I know we're haven't even reached the Cherry Blossom Festival yet, but the Smithsonian recently announced the cultures that will be spotlighted in this year's Folklife Festival. So let's start the ball rolling on this one. After all, it's never too early to plan you summer vacation.
The Smithsonian Folklife Festival is an annual event held on the National Mall for two weeks every summer, sandwiched around the Fourth of July weekend. For those that haven't made it yet, I strongly recommend it. Every year, the Smithsonian picks a few cultures (generally three) and sets up exhibits celebrating them. They normally will include music and theater; concessions of that culture's food; demonstrations of arts, crafts, and cooking; storytelling; and so on. Except for the fact that it's a mile from the sun in mid-summer in DC, it's a great time and I look forward to it every year.
This year, the Smithsonian will feature the culture of Wales, Latin American Music, and African American oral traditions. I have to admit that I'm a bit underwhelmed by the choices this year, but I'll give it a shot. I may be scarred, as the first Folklife Festival I ever attended was the incredible Silk Road exhibition in 2002, which dealt with a series of exhibits on cultures from Venice to Japan. It was very clever, especially the way they tied in similarities in each culture linked by the common experience of being on the Silk Road. There was a unifying theme, and the Festival as a whole benefited from it.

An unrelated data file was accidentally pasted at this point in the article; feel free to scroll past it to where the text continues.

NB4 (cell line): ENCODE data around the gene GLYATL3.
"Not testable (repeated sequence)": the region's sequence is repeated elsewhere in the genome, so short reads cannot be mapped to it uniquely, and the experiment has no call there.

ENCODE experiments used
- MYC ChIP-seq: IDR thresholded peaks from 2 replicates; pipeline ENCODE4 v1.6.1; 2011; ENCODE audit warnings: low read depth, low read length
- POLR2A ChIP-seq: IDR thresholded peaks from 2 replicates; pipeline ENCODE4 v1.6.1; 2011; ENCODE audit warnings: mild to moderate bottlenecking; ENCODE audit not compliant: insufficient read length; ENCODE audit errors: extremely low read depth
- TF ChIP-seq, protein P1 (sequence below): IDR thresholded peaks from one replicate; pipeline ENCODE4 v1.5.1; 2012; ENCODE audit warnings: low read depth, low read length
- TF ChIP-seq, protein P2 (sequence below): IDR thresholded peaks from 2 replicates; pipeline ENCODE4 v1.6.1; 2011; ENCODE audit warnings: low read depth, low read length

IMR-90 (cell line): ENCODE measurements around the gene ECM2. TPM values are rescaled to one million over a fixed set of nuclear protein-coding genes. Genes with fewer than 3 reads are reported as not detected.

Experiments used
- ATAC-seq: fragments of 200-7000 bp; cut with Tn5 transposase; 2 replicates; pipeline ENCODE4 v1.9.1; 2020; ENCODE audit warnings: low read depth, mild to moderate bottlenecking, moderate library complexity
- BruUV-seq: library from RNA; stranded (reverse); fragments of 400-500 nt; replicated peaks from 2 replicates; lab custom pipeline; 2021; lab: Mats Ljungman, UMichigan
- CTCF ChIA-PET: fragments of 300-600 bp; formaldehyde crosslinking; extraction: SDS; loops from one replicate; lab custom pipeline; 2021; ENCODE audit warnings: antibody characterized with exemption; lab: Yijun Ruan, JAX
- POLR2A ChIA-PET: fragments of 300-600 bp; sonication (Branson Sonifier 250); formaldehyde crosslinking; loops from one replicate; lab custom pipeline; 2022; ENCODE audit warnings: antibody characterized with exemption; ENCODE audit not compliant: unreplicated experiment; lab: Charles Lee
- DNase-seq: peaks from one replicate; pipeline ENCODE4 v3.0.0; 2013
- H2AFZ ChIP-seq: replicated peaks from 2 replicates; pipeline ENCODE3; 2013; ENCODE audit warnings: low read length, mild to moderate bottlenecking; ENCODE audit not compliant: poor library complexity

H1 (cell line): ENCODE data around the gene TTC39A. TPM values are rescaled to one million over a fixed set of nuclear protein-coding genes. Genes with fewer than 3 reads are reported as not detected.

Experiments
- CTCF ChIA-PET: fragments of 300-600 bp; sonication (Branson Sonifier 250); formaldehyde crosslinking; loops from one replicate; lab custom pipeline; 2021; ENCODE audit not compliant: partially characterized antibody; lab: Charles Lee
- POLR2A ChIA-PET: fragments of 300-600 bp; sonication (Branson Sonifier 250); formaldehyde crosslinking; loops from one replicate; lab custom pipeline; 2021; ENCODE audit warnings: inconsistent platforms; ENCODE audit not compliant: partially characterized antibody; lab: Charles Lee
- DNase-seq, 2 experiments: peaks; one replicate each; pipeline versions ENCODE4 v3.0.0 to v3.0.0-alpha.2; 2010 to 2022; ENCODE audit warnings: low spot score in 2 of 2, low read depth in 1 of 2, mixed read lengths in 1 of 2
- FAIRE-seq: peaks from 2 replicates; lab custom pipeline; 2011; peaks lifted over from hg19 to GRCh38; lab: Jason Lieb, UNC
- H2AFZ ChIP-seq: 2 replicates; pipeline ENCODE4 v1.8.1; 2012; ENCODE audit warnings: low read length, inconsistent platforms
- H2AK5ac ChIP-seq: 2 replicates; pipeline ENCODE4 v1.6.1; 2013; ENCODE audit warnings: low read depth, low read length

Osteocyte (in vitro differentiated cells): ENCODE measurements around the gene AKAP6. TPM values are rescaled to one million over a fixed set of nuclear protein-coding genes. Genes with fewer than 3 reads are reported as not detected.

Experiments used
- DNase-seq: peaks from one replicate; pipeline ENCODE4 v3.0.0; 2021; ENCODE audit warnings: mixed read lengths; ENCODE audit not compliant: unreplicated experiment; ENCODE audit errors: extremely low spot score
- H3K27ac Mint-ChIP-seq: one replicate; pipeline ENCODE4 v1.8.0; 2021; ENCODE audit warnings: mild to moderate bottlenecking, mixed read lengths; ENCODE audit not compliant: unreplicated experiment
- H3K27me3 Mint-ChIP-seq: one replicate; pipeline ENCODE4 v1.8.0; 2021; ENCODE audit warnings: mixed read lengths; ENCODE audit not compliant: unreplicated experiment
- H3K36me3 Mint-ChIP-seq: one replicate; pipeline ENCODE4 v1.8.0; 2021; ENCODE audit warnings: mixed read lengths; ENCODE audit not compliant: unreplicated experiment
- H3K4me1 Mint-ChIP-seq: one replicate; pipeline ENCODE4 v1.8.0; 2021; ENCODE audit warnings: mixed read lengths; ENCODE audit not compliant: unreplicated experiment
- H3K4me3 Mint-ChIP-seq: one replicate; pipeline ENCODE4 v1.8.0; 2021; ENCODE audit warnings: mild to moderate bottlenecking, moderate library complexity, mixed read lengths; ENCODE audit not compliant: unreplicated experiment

Since then, it seems to have been simply a hodgepodge of groups thrown together. I guess this year's choice of the Welsh makes sense. Wouldn't want to leave them out. After all, in the last few years, they've exhibited Northern Ireland; Kent, England; and Scotland. Watch out, Isle of Mann, they're coming for you next! And I do enjoy Latin American music. I enjoyed it in 2006 as Nueva Musica: Latino Chicago. I enjoyed it in 2005 as Nueva Musica: Music in Latino Culture. I even enjoyed in 2004 as, well, the exact same thing. I know the Smithsonian is trying to push the Smithsonian Latino Museum, and that's great, but can we pick some element of Latino culture besides the music? The third, Giving Voice: The Power of Words in African American Culture, is as yet too ill defined for me to form much of an opinion. Clearly, the Smithsonian is trying to get the ball rolling on the new Museum of African American History and Culture. Fair enough, we'll see what the exhibit entails when it debuts.
I'm still a fan of the Folklife Festival, and will no doubt visit it several times this year, but I get the sense the Smithsonian isn't even trying anymore. What happened, folks? Did Silk Road take too much out of you? Let's maybe think about next year have more of a unifying theme than "Three groups who have been dumped upon by history."